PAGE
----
Key stats as Liverpool narrowly miss out on Community Shield

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A combination of wastefulness and outright misfortune denied Liverpool the early boost of Community Shield success, but still, they could take heart from their impressive performance against their biggest title rivals. Here are the key stats from the season’s curtain-raiser:

Liverpool the better side

City edged the first-half but Liverpool controlled the second, and ultimately the numbers suggest they were slightly lucky to claim the silverware.

The Reds enjoyed more possession (53%-47%) and played more passes (555-496) than their opponents – regular viewers of the Premier League will tell you that’s no mean feat. They also registered more shots (17 to 8) and three times as many shots on target (9 to 3), with 82% of their efforts coming inside the penalty area and three hitting the woodwork. Moreover, 32% of the match was played inside City’s final third (as opposed to 26% at the Liverpool end).

We shouldn’t look at these numbers in a self-congratulatory manner, though. The lack of ruthlessness will be a concern given that we’ll have to take at least four points off them to win the league, while they could be content with a couple of draws.

Tellingly, we’ve only managed score two goals in our last three games against City after hammering in nine in the preceding three. The nature of these once free-for-all matches may have changed, but this time Liverpool could have put Pep Guardiola’s team to the sword.

Van Dijk confirmed as human?

According to Opta, the neat trickery through which Gabriel Jesus eluded a Virgil van Dijk challenge ended a remarkable run. It was the first time the Dutchman had been dribbled past in 65 competitive games, stretching back to March 2018. Given that this fixture means little in the grand scheme of things, we could just choose not to count it.

Aside from that apocalyptic moment, Van Dijk was characteristically solid. He won three aerial duels, made two clearances, executed six long balls and even managed an assist.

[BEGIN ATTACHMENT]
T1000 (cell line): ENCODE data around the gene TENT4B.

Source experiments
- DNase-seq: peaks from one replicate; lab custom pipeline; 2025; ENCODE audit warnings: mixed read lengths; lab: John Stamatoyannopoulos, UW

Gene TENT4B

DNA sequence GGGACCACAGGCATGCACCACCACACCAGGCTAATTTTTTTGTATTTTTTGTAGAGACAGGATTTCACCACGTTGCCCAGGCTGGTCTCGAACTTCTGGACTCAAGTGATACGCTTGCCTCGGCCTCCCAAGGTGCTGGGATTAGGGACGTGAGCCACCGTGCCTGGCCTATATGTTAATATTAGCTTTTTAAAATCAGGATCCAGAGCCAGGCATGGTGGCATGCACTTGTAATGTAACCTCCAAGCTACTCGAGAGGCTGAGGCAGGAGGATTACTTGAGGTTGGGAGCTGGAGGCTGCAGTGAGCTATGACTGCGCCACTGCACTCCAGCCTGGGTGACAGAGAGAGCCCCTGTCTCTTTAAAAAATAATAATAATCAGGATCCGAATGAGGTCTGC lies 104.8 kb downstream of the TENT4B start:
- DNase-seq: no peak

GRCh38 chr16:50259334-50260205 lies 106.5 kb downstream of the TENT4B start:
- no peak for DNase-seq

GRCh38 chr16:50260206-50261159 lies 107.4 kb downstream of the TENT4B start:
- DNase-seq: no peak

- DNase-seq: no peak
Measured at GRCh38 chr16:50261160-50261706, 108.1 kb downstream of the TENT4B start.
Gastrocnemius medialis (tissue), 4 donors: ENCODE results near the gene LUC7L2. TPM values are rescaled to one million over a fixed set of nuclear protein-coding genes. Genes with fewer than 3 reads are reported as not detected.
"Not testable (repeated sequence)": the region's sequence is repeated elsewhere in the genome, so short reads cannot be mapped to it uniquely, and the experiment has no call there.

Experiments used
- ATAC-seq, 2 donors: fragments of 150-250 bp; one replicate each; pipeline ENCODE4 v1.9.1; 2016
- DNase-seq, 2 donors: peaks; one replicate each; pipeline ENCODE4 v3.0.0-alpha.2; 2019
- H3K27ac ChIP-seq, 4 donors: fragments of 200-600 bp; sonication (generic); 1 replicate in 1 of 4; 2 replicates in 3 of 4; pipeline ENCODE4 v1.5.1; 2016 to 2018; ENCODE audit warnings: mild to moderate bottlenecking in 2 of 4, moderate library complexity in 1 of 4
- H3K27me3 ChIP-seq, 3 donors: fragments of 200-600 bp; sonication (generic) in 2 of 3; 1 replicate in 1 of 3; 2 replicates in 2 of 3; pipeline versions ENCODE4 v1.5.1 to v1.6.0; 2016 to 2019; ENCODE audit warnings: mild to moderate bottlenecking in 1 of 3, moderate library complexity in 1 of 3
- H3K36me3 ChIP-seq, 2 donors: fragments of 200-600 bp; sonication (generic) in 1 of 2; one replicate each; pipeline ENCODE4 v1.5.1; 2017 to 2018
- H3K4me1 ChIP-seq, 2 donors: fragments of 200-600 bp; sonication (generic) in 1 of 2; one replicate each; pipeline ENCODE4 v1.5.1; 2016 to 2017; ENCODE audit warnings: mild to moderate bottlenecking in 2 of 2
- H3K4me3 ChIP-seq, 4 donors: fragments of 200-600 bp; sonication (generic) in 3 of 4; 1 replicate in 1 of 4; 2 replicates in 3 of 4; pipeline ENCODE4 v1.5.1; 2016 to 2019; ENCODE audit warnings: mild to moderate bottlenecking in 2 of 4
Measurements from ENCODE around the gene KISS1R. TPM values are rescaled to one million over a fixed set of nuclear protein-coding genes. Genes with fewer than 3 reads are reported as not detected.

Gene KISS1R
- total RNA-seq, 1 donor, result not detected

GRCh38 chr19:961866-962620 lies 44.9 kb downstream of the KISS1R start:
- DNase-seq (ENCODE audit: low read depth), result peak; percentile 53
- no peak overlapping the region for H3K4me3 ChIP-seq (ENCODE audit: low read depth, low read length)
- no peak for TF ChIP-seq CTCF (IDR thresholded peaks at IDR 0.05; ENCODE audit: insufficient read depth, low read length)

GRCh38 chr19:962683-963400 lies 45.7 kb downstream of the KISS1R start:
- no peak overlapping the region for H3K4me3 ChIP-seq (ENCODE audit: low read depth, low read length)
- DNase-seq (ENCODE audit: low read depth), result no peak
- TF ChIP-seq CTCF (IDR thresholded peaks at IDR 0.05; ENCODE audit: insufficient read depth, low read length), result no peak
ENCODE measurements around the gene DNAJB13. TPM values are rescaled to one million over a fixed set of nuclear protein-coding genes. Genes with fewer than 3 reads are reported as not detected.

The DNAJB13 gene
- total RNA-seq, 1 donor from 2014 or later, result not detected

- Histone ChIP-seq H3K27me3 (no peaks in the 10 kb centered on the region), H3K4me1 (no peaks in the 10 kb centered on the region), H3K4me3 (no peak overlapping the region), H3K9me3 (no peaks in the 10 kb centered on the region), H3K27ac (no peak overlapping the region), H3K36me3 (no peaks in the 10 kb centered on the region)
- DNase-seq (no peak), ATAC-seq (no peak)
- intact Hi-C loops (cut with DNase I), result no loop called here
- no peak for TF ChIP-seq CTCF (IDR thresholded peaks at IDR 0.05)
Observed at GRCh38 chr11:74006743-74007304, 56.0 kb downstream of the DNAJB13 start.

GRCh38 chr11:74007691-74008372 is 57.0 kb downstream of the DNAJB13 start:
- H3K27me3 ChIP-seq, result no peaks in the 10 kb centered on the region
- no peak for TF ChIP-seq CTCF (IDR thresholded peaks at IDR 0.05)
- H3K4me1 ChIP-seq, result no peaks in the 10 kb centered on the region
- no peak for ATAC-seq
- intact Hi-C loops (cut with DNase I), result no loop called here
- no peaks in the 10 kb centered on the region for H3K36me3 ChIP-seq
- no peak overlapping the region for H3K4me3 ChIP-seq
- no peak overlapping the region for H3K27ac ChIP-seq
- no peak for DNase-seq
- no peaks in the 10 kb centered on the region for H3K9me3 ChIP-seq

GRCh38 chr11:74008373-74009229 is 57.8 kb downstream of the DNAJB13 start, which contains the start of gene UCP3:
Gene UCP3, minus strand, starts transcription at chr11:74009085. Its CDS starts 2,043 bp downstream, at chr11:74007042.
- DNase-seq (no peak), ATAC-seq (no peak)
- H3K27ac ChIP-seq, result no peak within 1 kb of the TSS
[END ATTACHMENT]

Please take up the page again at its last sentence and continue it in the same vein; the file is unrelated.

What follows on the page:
He’ll hope to lead his defence to a clean sheet when City visit Anfield in November.

Hectic on our right

Both teams predominantly looked to attack from the same side of the pitch (our right, their left). We took that route for 40% of our attacks, while City launched 44% of their assaults from that flank. This compares to 29%-21% in the middle and 31%-35% on the left. Forgive the barrage of figures, because these numbers are telling.

First, they illustrate that, unsurprisingly, we missed Sadio Mane. Divock Origi proved himself to be a more than effective goalscorer last season but he lacks the technical subtlety of a winger (he lost the ball through an unsuccessful first touch or a defenders’ challenge on a team-high eight occasions) and so the reliance on Mohamed Salah only increases. Overall, this is to be expected.

But what’s more interesting is the vulnerability City sensed. Raheem Sterling made life very difficult for Trent Alexander-Arnold, who has at times been given the run-around by tricky wingers, and the right-back’s attacking involvement left gaps. This is a key issue for Klopp to address (thus far he’s found an effective remedy) given that our full-backs are so integral to our efforts to break teams down.

Attacking sharpness returning

After a fitness-building run-out against Lyon, Salah and Firmino were really thrown in at the deep-end here, but their performances illustrated the effectiveness of the club’s Evian training camp, with both already showing glimpses of their best form less than a week after their return.

Salah tormented his markers in trademark style, completing at least two more dribbles (five) than anybody else on the pitch. His movement was also on-point, leading to ten shooting chances, but the only problem was that he failed to convert. He put four on target and twice struck the post when further down the line he’d have potentially had a hat-trick.

Meanwhile, there were some vintage moments for a tigerish Firmino. Two tackles, two key passes and three successful dribbles make up a supremely well-rounded centre-forward’s performance. In stark contrast to Salah, though, he did only register one-shot, potentially suggesting his positional sense is still one area that needs fine-tuning for that game against Norwich.

Still, on this evidence, we should have little trouble in ensuring a winning start.

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